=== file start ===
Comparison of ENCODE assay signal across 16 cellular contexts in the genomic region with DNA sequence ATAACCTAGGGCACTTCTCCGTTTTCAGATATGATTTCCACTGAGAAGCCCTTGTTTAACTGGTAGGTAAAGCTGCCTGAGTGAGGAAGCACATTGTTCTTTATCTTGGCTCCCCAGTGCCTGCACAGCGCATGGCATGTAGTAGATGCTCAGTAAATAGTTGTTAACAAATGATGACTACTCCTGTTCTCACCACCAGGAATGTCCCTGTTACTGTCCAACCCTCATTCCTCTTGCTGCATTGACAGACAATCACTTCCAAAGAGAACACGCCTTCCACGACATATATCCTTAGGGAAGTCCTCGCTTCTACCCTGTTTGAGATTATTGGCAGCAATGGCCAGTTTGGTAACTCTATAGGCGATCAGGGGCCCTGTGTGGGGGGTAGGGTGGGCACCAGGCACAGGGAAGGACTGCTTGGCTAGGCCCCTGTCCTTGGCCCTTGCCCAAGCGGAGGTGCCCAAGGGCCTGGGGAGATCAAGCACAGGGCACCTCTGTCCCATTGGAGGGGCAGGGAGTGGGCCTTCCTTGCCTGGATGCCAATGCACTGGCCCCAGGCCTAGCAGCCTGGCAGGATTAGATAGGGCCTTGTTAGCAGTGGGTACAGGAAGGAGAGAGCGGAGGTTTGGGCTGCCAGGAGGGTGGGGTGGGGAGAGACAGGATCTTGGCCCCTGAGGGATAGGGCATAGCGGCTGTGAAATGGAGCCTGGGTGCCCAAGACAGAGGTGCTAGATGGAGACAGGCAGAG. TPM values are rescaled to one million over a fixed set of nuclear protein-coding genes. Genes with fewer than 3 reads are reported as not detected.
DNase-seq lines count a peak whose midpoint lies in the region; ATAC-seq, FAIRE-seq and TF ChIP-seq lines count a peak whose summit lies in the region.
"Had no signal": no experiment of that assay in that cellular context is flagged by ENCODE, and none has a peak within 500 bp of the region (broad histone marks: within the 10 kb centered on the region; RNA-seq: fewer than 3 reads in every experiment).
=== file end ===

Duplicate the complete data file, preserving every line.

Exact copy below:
Comparison of ENCODE assay signal across 16 cellular contexts in the genomic region with DNA sequence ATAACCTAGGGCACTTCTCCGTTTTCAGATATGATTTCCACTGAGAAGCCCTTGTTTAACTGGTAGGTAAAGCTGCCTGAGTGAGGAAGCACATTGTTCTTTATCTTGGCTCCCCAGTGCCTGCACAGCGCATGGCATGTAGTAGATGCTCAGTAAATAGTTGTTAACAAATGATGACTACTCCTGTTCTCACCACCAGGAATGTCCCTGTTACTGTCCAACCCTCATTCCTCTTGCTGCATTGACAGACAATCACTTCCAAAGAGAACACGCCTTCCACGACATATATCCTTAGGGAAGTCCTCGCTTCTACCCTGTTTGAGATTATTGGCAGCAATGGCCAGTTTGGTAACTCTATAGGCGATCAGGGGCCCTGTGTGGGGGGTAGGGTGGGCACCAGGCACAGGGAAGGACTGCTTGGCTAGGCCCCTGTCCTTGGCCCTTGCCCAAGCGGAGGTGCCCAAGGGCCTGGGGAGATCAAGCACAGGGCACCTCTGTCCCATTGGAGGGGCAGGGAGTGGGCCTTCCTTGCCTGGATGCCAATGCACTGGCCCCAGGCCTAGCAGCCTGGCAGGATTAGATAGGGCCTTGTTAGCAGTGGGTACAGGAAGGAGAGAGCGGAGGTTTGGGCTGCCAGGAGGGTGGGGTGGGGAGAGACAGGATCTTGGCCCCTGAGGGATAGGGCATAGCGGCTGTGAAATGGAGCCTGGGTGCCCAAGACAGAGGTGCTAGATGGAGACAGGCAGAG. TPM values are rescaled to one million over a fixed set of nuclear protein-coding genes. Genes with fewer than 3 reads are reported as not detected.
DNase-seq lines count a peak whose midpoint lies in the region; ATAC-seq, FAIRE-seq and TF ChIP-seq lines count a peak whose summit lies in the region.
"Had no signal": no experiment of that assay in that cellular context is flagged by ENCODE, and none has a peak within 500 bp of the region (broad histone marks: within the 10 kb centered on the region; RNA-seq: fewer than 3 reads in every experiment).